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Award Detail

Doing Business As Name:University of Massachusetts, Dartmouth
  • Steven E Lohrenz
  • (508) 910-6550
Award Date:10/31/2017
Estimated Total Award Amount: $ 34,232
Funds Obligated to Date: $ 34,232
  • FY 2018=$34,232
Start Date:11/01/2017
End Date:10/31/2018
Transaction Type:Grant
Awarding Agency Code:4900
Funding Agency Code:4900
CFDA Number:47.050
Primary Program Source:040100 NSF RESEARCH & RELATED ACTIVIT
Award Title or Description:Collaborative Research: A RAPID response to Hurricane Harvey's impacts on coastal carbon cycle, metabolic balance and ocean acidification
Federal Award ID Number:1760509
DUNS ID:799477427
Parent DUNS ID:079520631
Program:Chemical Oceanography
Program Officer:
  • Henrietta Edmonds
  • (703) 292-7427

Awardee Location

Street:285 Old Westport Road
City:North Dartmouth
County:North Dartmouth
Awardee Cong. District:09

Primary Place of Performance

Organization Name:University of Massachusetts, Dartmouth
Street:836 South Rodney French Blvd
City:New Bedford
County:New Bedford
Cong. District:09

Abstract at Time of Award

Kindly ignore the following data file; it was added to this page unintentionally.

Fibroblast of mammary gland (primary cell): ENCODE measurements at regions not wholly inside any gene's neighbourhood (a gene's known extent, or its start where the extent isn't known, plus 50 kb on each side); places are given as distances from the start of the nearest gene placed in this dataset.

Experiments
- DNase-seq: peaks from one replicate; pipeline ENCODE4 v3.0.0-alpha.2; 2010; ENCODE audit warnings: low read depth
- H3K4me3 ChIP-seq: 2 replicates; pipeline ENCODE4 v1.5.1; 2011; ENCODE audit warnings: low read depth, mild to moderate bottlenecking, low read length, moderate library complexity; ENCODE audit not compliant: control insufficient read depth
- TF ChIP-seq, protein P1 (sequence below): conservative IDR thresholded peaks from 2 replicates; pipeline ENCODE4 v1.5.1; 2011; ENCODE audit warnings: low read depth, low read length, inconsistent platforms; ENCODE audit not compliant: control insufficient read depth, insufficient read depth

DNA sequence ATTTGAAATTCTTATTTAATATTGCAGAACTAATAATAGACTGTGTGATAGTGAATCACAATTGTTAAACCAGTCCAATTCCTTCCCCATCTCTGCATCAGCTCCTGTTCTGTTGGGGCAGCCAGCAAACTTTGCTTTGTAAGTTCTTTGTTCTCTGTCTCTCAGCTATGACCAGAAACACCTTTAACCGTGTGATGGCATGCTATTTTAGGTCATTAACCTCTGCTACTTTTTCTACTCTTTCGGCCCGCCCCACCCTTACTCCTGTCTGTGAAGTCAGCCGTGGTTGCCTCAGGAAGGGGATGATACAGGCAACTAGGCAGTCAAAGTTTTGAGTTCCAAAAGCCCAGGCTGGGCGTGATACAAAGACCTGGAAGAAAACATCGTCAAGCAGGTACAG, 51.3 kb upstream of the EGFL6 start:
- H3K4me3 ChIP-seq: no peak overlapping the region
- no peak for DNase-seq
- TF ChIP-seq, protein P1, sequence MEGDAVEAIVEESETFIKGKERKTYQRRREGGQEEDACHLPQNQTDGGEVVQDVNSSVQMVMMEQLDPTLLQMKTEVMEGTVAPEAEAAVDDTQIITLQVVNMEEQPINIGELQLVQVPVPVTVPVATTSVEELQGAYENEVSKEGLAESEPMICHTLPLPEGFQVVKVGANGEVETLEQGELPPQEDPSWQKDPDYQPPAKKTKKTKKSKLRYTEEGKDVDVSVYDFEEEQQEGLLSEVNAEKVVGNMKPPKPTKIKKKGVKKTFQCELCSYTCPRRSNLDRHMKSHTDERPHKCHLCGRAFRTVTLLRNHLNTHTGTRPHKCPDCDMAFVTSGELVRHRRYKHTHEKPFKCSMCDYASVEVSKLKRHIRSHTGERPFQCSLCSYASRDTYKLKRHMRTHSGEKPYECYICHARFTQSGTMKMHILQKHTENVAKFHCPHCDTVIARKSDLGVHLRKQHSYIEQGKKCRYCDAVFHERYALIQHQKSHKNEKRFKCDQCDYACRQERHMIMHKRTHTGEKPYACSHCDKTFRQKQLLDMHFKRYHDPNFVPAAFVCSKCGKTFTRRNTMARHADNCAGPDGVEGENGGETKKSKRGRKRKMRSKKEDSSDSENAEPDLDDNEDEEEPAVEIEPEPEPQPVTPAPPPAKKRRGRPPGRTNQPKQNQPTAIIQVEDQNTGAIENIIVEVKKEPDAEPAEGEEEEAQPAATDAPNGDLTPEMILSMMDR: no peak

Understanding how extreme events, like hurricanes, impact coastal ecosystems and the cycling of elements like carbon and oxygen, is important for improving our ability to predict how the global carbon cycle will respond to climate. This team of investigators, who have already been working together on understanding the carbon cycle in the Gulf of Mexico continental shelves, have important recent data against which to measure the effects of the passage of Hurricane Harvey in August, 2017. They will sample the waters and sediments of the northwestern Gulf of Mexico in September, October, and January to assess Harvey's impacts on a timescale of weeks to months. The researchers pose three specific questions: 1. Will the region become a major source of carbon dioxide to the atmosphere, releasing carbon accumulated in the bottom water and sediments, and will this potential impact be faster and greater than during normal fall and winter mixing events? Will this process acidify the surface water and for how long? 2. Will the metabolic balance be substantially pushed toward net heterotrophy as a result of the storm in comparison to other years? 3. Can the amount of material delivered or redeposited across the continental shelf by a tropical cyclone be considerably larger than that related to winter storm systems? The PIs will measure water column nutrients, oxygen, organic carbon, and inorganic carbon system parameters; determine water column and benthic metabolic and nutrient flux rates; and sediment organic matter deposition rates. They will also collect end member river samples. They will compare the immediate (mid-Sept) but limited post-hurricane data and one-month post-hurricane, more detailed data with those collected in July and April to study the impacts of the storms. they will also compare 2017-2018 seasonal data to seasonal data over the same region collected in the past (2006-2008 and 2009-2010). They will also compare the impacts of Hurricane Harvey to those of Hurricanes Katrina and Rita (2005) and Tropical Storm Cindy (June 2017). The project will involve graduate and postdoctoral research and work to communicate results to the public.